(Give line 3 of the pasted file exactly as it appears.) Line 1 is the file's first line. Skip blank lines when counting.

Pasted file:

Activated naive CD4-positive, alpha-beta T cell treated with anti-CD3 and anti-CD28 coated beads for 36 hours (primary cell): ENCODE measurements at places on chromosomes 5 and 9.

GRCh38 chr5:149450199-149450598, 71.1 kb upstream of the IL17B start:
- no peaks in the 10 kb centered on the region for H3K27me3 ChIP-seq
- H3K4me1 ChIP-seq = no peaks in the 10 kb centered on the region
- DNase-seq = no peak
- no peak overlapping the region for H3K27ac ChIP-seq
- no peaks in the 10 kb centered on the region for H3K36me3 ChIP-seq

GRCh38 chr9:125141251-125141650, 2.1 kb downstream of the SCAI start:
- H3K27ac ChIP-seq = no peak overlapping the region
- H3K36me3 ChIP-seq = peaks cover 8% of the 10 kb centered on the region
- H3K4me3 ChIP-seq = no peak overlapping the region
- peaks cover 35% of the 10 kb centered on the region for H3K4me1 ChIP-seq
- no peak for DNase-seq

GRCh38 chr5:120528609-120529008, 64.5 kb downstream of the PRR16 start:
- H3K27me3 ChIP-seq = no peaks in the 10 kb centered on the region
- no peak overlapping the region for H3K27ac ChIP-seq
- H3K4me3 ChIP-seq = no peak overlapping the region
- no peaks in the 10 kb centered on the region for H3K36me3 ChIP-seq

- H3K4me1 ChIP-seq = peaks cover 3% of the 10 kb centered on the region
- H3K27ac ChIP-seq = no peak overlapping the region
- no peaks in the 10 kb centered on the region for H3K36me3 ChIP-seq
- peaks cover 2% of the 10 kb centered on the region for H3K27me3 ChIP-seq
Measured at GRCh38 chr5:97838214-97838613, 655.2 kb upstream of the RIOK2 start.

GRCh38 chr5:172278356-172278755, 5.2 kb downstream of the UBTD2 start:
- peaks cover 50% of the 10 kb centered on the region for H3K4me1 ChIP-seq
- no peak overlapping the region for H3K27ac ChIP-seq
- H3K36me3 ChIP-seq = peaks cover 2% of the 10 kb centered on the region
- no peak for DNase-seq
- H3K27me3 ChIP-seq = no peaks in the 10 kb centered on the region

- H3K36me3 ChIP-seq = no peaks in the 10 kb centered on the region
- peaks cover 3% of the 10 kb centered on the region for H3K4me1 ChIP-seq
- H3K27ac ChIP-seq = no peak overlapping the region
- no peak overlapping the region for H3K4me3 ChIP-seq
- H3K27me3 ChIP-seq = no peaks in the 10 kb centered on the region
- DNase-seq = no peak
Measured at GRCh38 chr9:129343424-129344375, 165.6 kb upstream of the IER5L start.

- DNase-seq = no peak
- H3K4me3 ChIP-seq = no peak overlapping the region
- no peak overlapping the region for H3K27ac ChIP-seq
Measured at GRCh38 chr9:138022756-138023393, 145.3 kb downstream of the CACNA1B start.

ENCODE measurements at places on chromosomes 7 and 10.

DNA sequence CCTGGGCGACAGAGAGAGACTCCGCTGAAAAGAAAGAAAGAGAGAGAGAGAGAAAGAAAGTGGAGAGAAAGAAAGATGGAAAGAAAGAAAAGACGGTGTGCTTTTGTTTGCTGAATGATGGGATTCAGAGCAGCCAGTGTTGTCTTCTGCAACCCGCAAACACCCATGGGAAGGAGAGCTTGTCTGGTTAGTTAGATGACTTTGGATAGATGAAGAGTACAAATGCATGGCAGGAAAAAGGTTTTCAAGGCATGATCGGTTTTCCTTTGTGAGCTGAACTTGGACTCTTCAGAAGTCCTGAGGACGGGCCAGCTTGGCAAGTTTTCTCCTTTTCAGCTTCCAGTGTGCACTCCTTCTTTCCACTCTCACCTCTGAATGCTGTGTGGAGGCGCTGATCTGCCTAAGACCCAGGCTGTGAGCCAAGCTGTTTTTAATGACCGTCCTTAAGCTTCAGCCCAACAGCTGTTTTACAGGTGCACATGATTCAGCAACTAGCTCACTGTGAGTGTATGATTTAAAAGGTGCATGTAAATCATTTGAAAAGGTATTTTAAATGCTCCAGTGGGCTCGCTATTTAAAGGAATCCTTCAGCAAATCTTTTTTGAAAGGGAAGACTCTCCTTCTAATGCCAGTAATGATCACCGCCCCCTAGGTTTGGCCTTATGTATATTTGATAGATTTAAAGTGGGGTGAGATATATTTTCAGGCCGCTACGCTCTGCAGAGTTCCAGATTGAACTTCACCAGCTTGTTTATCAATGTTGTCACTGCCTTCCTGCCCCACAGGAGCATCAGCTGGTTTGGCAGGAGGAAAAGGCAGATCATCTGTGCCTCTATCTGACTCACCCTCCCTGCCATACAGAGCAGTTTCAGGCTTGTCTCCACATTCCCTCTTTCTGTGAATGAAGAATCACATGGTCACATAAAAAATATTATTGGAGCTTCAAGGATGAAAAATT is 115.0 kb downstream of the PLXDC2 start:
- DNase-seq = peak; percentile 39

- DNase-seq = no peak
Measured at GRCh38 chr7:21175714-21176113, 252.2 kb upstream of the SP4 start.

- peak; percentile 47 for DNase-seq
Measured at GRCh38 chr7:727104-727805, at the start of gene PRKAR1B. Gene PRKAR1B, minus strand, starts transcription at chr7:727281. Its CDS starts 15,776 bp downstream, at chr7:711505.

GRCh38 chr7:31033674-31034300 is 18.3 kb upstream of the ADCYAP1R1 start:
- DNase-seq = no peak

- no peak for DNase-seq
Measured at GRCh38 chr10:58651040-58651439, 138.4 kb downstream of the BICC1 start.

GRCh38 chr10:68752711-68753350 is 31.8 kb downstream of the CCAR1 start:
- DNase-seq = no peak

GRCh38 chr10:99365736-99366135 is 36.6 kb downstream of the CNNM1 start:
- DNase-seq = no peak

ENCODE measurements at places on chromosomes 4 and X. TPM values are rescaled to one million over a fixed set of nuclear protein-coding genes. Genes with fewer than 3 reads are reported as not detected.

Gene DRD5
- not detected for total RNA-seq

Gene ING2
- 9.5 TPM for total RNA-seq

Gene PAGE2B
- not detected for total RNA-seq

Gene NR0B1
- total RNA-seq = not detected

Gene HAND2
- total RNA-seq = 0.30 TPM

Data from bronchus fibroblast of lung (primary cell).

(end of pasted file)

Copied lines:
- no peaks in the 10 kb centered on the region for H3K27me3 ChIP-seq